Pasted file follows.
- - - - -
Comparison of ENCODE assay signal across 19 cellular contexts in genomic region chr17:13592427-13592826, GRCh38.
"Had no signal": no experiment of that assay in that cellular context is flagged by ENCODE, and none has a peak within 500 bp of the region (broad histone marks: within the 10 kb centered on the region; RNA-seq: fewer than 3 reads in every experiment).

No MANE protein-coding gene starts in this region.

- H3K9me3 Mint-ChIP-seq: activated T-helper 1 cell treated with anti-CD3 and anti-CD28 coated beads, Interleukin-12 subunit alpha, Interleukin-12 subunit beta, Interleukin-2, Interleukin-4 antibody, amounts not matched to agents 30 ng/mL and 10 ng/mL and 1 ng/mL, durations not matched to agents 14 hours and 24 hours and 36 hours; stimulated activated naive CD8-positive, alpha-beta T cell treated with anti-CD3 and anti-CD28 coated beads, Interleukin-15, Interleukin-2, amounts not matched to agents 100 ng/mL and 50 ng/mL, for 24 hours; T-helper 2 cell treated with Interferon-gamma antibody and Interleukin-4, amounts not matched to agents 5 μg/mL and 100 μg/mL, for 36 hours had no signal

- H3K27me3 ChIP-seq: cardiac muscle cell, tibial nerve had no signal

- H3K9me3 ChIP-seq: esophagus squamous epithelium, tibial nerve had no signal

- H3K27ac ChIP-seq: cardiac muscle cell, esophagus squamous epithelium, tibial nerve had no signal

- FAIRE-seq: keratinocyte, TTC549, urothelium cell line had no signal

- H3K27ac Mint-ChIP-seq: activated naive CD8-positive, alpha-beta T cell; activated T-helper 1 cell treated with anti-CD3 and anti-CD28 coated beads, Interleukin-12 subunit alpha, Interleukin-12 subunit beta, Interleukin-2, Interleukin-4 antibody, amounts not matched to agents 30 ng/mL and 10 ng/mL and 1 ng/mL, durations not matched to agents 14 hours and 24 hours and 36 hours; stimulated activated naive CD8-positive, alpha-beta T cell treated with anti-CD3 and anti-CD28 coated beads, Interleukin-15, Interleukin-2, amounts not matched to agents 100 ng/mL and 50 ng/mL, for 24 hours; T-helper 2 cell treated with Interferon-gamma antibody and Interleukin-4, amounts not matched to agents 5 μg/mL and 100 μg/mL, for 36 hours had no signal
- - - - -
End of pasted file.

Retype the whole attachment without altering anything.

Comparison of ENCODE assay signal across 19 cellular contexts in genomic region chr17:13592427-13592826, GRCh38.
"Had no signal": no experiment of that assay in that cellular context is flagged by ENCODE, and none has a peak within 500 bp of the region (broad histone marks: within the 10 kb centered on the region; RNA-seq: fewer than 3 reads in every experiment).

No MANE protein-coding gene starts in this region.

- H3K9me3 Mint-ChIP-seq: activated T-helper 1 cell treated with anti-CD3 and anti-CD28 coated beads, Interleukin-12 subunit alpha, Interleukin-12 subunit beta, Interleukin-2, Interleukin-4 antibody, amounts not matched to agents 30 ng/mL and 10 ng/mL and 1 ng/mL, durations not matched to agents 14 hours and 24 hours and 36 hours; stimulated activated naive CD8-positive, alpha-beta T cell treated with anti-CD3 and anti-CD28 coated beads, Interleukin-15, Interleukin-2, amounts not matched to agents 100 ng/mL and 50 ng/mL, for 24 hours; T-helper 2 cell treated with Interferon-gamma antibody and Interleukin-4, amounts not matched to agents 5 μg/mL and 100 μg/mL, for 36 hours had no signal

- H3K27me3 ChIP-seq: cardiac muscle cell, tibial nerve had no signal

- H3K9me3 ChIP-seq: esophagus squamous epithelium, tibial nerve had no signal

- H3K27ac ChIP-seq: cardiac muscle cell, esophagus squamous epithelium, tibial nerve had no signal

- FAIRE-seq: keratinocyte, TTC549, urothelium cell line had no signal

- H3K27ac Mint-ChIP-seq: activated naive CD8-positive, alpha-beta T cell; activated T-helper 1 cell treated with anti-CD3 and anti-CD28 coated beads, Interleukin-12 subunit alpha, Interleukin-12 subunit beta, Interleukin-2, Interleukin-4 antibody, amounts not matched to agents 30 ng/mL and 10 ng/mL and 1 ng/mL, durations not matched to agents 14 hours and 24 hours and 36 hours; stimulated activated naive CD8-positive, alpha-beta T cell treated with anti-CD3 and anti-CD28 coated beads, Interleukin-15, Interleukin-2, amounts not matched to agents 100 ng/mL and 50 ng/mL, for 24 hours; T-helper 2 cell treated with Interferon-gamma antibody and Interleukin-4, amounts not matched to agents 5 μg/mL and 100 μg/mL, for 36 hours had no signal